From Common Dreams
Will Americans Buy It Again?
Bernie Sanders rails against Republican tax reform scam.
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Joe Scarborough, on his morning TV show, had a roundtable with George Will and David Frum in which these three old conservative war horses discussed the possibility of the Republican Party returning to its "conservative values."
Those values they identified included balanced budgets, personal responsibility, and small government. It's important for Americans to understand what conservatives mean when they use these words.
"Balanced Budgets": Back in the 1970s, Jude Wanniski, then a Republican strategist, wrote an OpEd for the Wall Street Journal in which he proposed the "Two Santa Clauses Theory."
Wanniski pointed out that the Democratic Party, since 1933, had been the Santa Claus party. They gave Americans Social Security, Medicare, Medicaid, long-term unemployment insurance, food stamps, college loan and tuition support, federally guaranteed mortgage assistance, regulation of banks, food and drugs to protect consumers, etc. Republicans opposed every single one of these initiatives.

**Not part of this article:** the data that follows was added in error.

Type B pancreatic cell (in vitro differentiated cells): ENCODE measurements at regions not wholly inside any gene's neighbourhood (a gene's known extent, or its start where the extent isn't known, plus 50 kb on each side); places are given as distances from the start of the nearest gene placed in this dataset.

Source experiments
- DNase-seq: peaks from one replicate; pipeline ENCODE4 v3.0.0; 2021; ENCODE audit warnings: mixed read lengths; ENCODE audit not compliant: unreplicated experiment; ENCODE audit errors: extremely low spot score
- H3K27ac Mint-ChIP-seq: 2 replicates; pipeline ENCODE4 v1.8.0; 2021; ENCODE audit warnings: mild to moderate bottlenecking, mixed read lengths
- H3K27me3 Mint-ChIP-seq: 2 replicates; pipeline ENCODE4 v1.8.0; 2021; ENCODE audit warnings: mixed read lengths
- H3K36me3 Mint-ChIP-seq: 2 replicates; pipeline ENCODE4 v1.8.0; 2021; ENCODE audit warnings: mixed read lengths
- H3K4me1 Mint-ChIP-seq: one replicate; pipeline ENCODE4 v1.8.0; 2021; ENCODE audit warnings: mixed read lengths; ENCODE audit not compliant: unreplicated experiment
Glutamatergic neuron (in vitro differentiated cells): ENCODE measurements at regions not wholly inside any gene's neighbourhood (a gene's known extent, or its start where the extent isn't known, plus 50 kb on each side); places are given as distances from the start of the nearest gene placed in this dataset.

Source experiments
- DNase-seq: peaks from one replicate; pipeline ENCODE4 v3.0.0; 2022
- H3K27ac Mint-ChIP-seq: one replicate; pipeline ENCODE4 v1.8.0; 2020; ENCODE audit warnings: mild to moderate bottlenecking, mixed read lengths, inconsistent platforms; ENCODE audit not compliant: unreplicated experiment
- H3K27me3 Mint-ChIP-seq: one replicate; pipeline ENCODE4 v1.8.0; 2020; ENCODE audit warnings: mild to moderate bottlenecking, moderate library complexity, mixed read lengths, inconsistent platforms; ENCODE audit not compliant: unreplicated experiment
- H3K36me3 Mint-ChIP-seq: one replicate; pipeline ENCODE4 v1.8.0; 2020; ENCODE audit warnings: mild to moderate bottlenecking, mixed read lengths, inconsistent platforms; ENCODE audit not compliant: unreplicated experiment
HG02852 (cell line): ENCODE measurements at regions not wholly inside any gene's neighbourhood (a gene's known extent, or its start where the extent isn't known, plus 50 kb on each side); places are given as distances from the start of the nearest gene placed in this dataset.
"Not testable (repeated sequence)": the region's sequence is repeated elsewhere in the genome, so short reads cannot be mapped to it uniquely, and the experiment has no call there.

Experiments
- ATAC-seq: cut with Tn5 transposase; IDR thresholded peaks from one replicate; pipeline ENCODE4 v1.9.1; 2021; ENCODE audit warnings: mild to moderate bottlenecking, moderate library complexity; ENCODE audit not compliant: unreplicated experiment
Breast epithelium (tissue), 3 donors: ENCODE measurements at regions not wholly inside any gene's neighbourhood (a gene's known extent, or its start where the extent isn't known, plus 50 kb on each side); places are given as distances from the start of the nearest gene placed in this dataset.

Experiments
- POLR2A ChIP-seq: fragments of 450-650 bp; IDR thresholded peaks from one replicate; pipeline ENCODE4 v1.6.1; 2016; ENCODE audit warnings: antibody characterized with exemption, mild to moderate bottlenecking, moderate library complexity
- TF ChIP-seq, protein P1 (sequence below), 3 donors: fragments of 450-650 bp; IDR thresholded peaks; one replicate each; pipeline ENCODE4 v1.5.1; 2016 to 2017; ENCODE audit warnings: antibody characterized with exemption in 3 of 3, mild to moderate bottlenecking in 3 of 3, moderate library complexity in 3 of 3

Wanniski said that Republicans had to figure out how to become Santa Claus, too, and suggested that Republicans should become the "tax-cut Santa Clauses."
When Republicans are in office, the strategy goes, they should run up the debt as hard and as fast as possible, principally using tax cuts for rich people to do it. When Democrats come into office, Republicans should yell and scream about the importance of having balanced budgets to force the Democrats to cut social program spending, thus forcing Democrats to shoot their own Santa Claus.
Reagan was the first Republican president to aggressively use this strategy, tripling the national debt from about $800 billion to over $2 trillion in just eight years. He ran up more debt in those eight years than every president of the United States all the way back to George Washington, combined. And, of course, when Bill Clinton came into office, Republicans started screaming about the budget deficit, and Clinton took the bait, "ending welfare as we know it" and cutting back on a variety of other social programs.
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